Lynn Crosbie.  The Corpses of the Future . House of Anansi. $19.95, 160 pp., ISBN: 9781487000905

Lynn Crosbie. The Corpses of the Future. House of Anansi. $19.95, 160 pp., ISBN: 9781487000905

A Review of Lynn Crosbie's The Corpses of the Future

Review by Bernadette Rule

If we are lucky enough to get to keep our parents into our adult lives, many of us will be fated to witness their decline. And if that decline includes dementia, there's a special brand of torture involved. Lynn Crosbie's latest book of poems, The Corpses of the Future, delineates that torture. It is a long, raw keening against the loss of her father, with whom she has shared a passionate relationship, obviously for her whole life.

This is confessional, narrative poetry. A single poem often contains several sometimes confusing “plotlines” as Crosbie tries to navigate the present as well as the past — both her own and that of her parents. Her dog Francis, who is named for her father, is dying of cancer during the period in which the poems are written. This double helping of suffering often drives the narrator into serious depression — the not getting out of bed variety — until it seems at times as if poetry is all she has. It provides a means of coping with, examining and even reflecting her current reality: "We also talked about dementia, which I said was, like poetry, a different, highly symbolic way of speaking (“Snowbird”)."

The fragmentation of the poems, the layered and often unfinished nature of many of the narrative threads, can leave the reader frustrated, in a pale imitation of the way the narrator is frustrated as she tries to gather the threads that are unravelling around her.  Her father's dementia, and the paranoia it inspires, are robbing her of him. So she remembers him. Fiercely. Finds metaphors to fasten who he is/was into place:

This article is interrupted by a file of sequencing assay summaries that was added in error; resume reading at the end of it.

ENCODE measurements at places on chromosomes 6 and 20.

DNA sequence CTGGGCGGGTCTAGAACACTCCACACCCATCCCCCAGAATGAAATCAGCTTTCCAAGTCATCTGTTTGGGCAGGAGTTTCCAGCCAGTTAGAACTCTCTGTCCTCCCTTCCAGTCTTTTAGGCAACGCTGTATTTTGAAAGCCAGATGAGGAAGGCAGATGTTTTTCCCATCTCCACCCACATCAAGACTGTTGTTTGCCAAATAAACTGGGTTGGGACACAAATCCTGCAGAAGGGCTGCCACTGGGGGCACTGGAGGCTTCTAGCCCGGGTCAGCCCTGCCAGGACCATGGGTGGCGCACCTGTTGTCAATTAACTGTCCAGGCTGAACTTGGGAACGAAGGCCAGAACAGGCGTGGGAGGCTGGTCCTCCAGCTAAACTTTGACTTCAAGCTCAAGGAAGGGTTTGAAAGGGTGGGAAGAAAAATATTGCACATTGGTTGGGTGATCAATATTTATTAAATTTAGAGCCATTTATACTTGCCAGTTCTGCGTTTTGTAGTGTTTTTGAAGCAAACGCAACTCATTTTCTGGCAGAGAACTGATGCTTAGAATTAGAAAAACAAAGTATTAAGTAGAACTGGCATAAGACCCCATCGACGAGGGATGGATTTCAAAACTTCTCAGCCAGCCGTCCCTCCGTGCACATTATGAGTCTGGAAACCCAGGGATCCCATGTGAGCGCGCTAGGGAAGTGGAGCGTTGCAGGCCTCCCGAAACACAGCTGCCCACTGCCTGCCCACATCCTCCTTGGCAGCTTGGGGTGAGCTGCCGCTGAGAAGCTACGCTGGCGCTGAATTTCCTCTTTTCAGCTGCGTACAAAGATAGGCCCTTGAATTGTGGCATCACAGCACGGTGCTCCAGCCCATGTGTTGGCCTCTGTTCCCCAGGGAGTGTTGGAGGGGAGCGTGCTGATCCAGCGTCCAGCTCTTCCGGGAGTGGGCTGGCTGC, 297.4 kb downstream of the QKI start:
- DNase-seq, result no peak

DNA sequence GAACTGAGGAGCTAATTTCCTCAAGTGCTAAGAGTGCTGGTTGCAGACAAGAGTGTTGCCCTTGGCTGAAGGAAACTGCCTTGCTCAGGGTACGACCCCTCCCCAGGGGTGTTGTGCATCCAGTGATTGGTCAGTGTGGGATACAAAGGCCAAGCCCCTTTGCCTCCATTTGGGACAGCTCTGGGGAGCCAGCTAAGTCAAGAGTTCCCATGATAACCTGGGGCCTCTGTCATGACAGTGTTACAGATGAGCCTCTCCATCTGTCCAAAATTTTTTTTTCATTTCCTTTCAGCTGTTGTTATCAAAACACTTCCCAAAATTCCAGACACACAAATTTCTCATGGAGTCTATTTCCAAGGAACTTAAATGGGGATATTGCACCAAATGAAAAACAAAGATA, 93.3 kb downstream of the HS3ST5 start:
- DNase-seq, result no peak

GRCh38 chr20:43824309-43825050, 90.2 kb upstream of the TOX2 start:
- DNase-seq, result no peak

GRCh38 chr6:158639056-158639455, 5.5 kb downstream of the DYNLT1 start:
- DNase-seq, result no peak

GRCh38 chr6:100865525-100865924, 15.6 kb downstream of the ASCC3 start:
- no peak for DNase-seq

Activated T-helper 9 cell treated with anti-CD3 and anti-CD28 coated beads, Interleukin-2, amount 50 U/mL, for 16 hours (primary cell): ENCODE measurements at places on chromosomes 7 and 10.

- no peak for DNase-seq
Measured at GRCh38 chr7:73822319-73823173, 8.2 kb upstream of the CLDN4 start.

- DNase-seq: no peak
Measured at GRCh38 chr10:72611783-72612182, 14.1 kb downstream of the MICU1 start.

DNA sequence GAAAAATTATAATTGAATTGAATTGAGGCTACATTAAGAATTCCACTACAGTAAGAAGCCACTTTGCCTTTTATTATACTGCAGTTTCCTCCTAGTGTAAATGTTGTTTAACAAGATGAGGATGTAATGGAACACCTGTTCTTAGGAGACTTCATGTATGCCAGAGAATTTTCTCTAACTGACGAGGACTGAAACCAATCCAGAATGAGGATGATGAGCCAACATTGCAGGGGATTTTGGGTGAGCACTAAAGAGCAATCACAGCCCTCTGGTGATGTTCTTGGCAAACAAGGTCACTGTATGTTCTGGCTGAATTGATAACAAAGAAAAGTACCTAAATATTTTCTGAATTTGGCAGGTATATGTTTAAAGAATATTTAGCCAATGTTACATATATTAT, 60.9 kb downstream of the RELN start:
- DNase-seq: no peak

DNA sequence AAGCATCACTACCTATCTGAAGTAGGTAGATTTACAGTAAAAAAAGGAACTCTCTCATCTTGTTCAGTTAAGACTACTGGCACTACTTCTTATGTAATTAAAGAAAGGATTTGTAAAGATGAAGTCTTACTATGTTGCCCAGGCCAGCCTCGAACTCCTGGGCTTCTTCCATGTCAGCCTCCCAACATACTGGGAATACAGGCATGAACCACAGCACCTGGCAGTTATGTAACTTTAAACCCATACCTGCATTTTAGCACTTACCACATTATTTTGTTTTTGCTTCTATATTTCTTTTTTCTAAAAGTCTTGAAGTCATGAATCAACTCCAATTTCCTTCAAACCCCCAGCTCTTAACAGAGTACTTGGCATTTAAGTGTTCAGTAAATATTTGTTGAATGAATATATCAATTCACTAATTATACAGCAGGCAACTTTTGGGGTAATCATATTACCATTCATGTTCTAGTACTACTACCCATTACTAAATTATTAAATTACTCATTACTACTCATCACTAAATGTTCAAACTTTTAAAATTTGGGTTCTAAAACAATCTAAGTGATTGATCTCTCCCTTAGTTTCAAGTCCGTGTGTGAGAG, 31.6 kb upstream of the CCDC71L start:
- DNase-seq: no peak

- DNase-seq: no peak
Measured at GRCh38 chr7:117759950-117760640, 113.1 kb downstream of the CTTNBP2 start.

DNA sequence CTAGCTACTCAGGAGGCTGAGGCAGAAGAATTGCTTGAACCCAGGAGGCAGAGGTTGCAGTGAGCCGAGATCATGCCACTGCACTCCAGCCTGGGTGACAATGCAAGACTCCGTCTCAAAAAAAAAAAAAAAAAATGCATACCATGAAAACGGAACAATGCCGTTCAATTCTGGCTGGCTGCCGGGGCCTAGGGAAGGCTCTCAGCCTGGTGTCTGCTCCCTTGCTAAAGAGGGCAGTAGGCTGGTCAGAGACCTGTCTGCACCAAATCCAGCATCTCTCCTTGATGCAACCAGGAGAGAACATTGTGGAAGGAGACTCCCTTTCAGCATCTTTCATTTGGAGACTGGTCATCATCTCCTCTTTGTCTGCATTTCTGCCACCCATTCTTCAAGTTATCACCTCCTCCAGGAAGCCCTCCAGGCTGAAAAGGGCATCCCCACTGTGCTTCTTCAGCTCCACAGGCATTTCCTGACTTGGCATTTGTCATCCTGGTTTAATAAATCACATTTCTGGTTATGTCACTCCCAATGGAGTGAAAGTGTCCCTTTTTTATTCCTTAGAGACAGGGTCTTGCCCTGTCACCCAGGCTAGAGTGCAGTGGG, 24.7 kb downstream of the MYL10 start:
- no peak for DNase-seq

I'll let you go, he says before hanging up, although he never has.

Dad, you are a fir tree forest in Michoacán, where the monarchs
fly to at the end of the summer.

In fall, they fill the coves, sometimes lifting off

In a gaudy, moving mass of colour,

Then rest again, contented that you are steadfast,
that you are here.  (“The Bruise”)

Such metaphors show Crosbie at her best. My favourite is in a poem near the end of the book which is entitled “My Loneliness Evolves." In it her father has one of his rare lucid days, knowing them all, as if he has just returned from a distant land. Crosbie notes that the dementia is like a sea that covers her whale of a father, only showing them glimpses now and then, as they gaze and gaze, longing for him to breach "filling the room with the wonder of his size and beauty." This is a masterful image, a feeling that anyone who has wrestled with dementia in a loved one knows all too well.

The book chronicles roughly two years of Crosbie's father's dementia, and eventual blindness as well. The narrator visits — even climbing into bed with him at times — or phones as often as possible, as do her brother and sister. Her mother is a constant presence. There are tears, arguments, pleas, jokes, but always outrage at what is happening. Crosbie finally ends her poetic record, not for lack of more things to say about her father — "that will never happen" — but simply to leave him be.

Late December

It seems so long since my brother and I visited you at the Jewish General,

Since you waved your hands and conjured a barn filled with people, assembled for
the Pray-down.

You were more my father then, and less: each day your sweetness lands like a hand
on my small back, holds me in the crèche of your arms.

Mom does not talk about private things, but chokes on tears.  I miss my Dougie, she
says, and clams up.

You had wanted to go to art school, which was preposterous to all concerned.  Still,
you drew and worked in different mediums;

Brought home cork balls from your father's machinist shop,

One of which you carved into a face—is it your face?--and coloured in with fine,
near-psychedelic lines.

Made a collage of paper triangles, stained-glass windows and lamps, the origami
flowers.

Smaller things, three pears in a blue bowl on the kitchen windowsill, glowing.

Every time I reach the top of the stairs, I grab your painted head and kiss it.

It is the memory of the pears' inner light and a child's first bouquet, no--

It is all the little things, like bees, that terrorize, so improbably; how lopsided
angels become airborne.

Bernadette Rule has had seven collections of poetry published, most recently Earth Day in Leith Churchyard: Poems in Search of Tom Thomson, from Seraphim Editions. Her work has won the Eden Mills Poetry Prize, the Short Works Prize for Poetry, and the Short Works Prize for Creative Non-Fiction. She is also a nominee for the 2017 Hamilton Arts Award for Writing.